What are the top three reasons that students choose to pursue a graduate degree in the visual arts?
Artistic growth, a challenging community, and a professional degree that prepares one for teaching.
Professionally speaking, why should students pursue graduate programs in art? What advantages can they attain from it? When is the best time to pursue one?
A large percentage of our alumni are teachers, in the Bay Area and around the country. In recent years an MFA degree has become required for college level teaching. Many of our alumni exhibit nationally and internationally, professional practice is part of our program. The best time to pursue a degree is a personal issue, a surprising number of our graduate students are mid-life or older. A rich mix of ages and backgrounds is the norm for our classrooms.
What are the three most important factors that prospective students should consider when evaluating and choosing a graduate program in the visual arts?
Teachers, are there mentors/artists at the school whose work and ideas will challenge you? Fellow students, is there a community that will become your respected colleagues, people with whom to exchange ideas? Location, are there extended resources beyond the university, galleries, museums, communities of artists?
How is your graduate art program different than those at other schools? How is technology integrated into your programs?
We are unusually diverse. Our students come from a wide range of ethnic backgrounds, are of many different ages, and have various levels of economic resources. Many of our students move freely between media, beginning study in one area and producing their thesis in another.
Our degree in Digital Media Art at the CADRE Institute reflects the innovative atmosphere in Silicon Valley. Technical facilities include a wide range of computing resources. Students work across the boundaries of computer visualization, animation, digital video, mutimedia, electronic sculpture, and virtual reality. CADRE supports its own networking environment and offers opportunity to produce internet based artworks.
How selective are graduate schools for the visual arts, and what are some hot tips for getting accepted?
We are very selective, accepting about 1 in 10 for the MFA. Good work, well documented, is critical, and we look for a high level of commitment to artistic endeavor. Whenever possible, a visit to campus while school is in session is helpful.
How do most students fund their graduate education? How available are scholarships and other forms of financial assistance at your school?
Parents, loans, work, financial aid.
Can an MFA include a focus on just about any visual art discipline? What's the difference between an MFA with a specialization and an MA in any given specialty?
In our booklet describing the MA/MFA programs we offer at SJSU I count in excess of 20 different areas of possible focus, our students also often mix different areas. As the art world changes, this faculty is open to sponsoring artistic exploration in any number of interesting disciplines.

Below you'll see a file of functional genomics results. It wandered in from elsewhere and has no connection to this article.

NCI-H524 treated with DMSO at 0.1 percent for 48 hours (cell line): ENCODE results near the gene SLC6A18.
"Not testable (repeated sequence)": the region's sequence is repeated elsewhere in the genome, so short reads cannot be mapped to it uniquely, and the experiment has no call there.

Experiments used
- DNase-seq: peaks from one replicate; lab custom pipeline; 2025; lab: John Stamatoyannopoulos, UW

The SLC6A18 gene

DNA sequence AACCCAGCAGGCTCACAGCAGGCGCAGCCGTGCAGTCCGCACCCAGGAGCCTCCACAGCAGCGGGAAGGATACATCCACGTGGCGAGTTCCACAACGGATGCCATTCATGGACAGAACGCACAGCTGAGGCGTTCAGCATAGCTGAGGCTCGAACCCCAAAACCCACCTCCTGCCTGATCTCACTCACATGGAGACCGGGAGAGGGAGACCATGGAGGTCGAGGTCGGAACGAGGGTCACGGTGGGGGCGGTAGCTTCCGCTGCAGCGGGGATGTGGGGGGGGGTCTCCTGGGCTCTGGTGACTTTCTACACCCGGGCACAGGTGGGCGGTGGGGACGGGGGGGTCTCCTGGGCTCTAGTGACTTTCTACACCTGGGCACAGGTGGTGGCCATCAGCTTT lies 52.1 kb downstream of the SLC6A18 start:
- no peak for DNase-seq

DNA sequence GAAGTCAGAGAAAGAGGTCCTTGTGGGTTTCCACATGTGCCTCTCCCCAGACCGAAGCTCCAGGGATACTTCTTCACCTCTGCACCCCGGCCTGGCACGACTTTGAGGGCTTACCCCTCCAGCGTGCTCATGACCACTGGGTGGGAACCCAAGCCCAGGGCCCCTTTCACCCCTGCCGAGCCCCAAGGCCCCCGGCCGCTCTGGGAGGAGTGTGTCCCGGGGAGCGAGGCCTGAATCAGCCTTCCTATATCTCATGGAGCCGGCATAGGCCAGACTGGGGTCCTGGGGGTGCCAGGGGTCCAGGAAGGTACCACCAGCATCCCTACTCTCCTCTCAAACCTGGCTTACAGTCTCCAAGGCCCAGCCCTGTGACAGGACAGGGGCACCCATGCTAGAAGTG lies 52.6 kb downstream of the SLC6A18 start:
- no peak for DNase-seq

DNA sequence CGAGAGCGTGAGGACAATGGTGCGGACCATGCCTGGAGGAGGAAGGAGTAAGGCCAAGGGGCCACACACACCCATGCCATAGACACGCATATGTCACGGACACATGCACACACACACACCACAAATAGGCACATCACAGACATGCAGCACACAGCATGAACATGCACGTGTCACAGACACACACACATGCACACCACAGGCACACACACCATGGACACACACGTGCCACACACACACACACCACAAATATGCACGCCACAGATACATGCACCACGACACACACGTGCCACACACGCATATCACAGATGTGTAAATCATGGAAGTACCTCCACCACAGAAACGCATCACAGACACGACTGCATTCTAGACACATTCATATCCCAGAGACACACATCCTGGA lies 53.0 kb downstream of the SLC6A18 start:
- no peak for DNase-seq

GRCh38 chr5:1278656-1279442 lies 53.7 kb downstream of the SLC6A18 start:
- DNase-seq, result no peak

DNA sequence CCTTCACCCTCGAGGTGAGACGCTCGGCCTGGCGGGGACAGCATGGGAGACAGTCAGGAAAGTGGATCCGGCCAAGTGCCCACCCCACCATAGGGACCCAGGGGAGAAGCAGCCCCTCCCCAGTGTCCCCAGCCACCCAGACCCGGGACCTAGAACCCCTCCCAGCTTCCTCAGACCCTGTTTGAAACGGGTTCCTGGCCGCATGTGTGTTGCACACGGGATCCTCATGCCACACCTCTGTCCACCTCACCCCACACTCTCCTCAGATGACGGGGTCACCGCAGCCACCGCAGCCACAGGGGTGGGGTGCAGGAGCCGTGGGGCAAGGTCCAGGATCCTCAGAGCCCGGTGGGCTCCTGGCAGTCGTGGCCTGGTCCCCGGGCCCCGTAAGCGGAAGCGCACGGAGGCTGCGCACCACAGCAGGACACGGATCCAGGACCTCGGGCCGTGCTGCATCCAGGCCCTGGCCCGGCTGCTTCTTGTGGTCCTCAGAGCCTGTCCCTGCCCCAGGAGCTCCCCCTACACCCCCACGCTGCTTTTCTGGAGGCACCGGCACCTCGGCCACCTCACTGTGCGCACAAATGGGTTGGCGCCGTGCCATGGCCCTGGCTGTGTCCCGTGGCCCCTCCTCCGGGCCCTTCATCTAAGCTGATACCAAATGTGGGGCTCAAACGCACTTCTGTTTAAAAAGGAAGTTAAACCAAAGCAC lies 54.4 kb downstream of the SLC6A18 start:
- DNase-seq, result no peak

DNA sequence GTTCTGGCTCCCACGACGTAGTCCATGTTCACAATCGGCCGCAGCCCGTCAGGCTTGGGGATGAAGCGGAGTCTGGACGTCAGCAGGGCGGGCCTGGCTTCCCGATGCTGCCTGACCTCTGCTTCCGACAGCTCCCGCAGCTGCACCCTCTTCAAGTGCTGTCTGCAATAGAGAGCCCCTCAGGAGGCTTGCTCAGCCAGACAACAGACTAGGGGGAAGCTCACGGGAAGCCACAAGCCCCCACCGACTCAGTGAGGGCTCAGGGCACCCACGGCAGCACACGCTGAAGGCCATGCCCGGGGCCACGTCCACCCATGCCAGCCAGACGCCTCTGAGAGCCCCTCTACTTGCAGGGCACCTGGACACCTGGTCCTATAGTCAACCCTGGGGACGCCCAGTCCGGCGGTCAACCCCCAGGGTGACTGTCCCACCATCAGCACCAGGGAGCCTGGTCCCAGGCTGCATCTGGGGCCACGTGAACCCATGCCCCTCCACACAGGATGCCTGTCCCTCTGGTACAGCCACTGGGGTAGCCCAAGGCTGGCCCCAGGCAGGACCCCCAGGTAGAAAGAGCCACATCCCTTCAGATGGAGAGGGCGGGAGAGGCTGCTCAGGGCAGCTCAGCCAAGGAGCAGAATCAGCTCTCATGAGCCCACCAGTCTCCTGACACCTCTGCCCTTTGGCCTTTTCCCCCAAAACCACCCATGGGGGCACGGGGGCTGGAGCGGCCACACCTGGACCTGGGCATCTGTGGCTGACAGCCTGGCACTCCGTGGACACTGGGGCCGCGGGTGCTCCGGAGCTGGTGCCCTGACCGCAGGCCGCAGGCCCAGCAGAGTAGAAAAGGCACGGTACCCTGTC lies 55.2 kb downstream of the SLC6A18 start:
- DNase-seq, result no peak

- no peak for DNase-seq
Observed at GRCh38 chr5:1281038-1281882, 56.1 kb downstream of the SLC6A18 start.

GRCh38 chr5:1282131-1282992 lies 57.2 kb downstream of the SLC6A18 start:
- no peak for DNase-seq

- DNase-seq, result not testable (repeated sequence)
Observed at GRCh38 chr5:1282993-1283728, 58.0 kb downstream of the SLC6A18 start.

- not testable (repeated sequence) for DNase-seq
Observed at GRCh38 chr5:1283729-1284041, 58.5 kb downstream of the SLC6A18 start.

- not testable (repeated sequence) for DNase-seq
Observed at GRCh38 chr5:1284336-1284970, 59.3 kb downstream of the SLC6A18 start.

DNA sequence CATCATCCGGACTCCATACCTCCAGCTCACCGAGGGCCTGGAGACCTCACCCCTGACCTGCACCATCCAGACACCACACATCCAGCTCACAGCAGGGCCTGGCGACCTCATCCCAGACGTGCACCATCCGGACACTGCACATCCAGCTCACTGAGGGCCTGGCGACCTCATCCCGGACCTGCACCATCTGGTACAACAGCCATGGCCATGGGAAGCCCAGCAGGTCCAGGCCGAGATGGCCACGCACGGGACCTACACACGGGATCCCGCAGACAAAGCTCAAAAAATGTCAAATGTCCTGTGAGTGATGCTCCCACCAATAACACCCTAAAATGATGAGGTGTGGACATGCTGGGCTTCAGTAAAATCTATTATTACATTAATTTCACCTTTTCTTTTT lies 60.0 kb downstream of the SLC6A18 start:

How does your school help its students to find jobs in the visual arts?
We try to give them all the skills they will need, both critically and in the realm of art making. We have a seminar called "Artists Teaching Art". Students are encouraged to work with a master teacher and gain experience in that teacher's classroom. We also send students out into the surrounding community to other colleges, junior colleges, and high schools to give workshops as an experience and to build their resumes. Many of our graduate students have teaching assistantships and a faculty mentor.
Many of the faculty have numerous exhibitions, commissions, workshops and lectures. They both model and teach the necessities of professional practice for an artist.
Students attend national conventions: CAA, NCECA, ISC, GAS, etc. where faculty introduce them, assist them with interviews and help them learn to network.
All faculty have contacts in the field and try to help students find opportunities for teaching, exhibitions, and commissions.
Tell us about some of your MFA graduates.
New York painter Holly Lane is doing well, sculptors Randy Shiroma, Deborah Kennedy, Diana Plumley Bates are known for their public commissions. Linda Einfalt teaches at Ohio State Columbus, Jeremy Jernigan is at Tulane, Cynthia Handel U of Louisiana Baton Rouge, Jay Kvapil is Chairman of the Art Dept. at Cal State Long Beachâ€¦this is to name only a few.
Tell us about some of your noteworthy faculty.
Some of the most acknowledged exhibiton/publication records are Alice Carter, Kathy Cohen, Rupert Garcia, David Middlebrook, Joel Slayton, Stan Welsh, Robin Lasser, Susan Otto, Consuelo Underwood, and Jo Hernandez. Among the part-time faculty, Robert Dawson and Mary White are also very well established.
Graduate Program Profile: San Jose State University, School of Art and Design
Enrollment: 26-27k, @1500 Art & Design Majors @ 90 Graduate Students in Art & Design
School Tuition (in-state/out-of-state): California Residents 1-6 units$679, 6.1 or more $994. Non-resident add $246 per unit.
Student/Faculty Ratio: 16/1
Graduation rate: 98%+
Graduate degrees and programs offered in visual arts:MFA - Art, Concentrations in Digital Media Art, Photography, Pictorial and Spatial Arts; MA - Art, Concentrations in Art Education, Art History, and Multimedia Computing, due to space limitations we are not currently accepting applications in MA Studio or MA Graphic Design
The mission of your graduate art school: The MFA - Art is a highly selective program that provides professional training and education for artists in pictorial arts (painting, drawing, printmaking) or spatial arts (sculpture, ceramics, glass, metals, performance installations and fiber), photography, or digital media art, and prepares college and university teachers in these areas.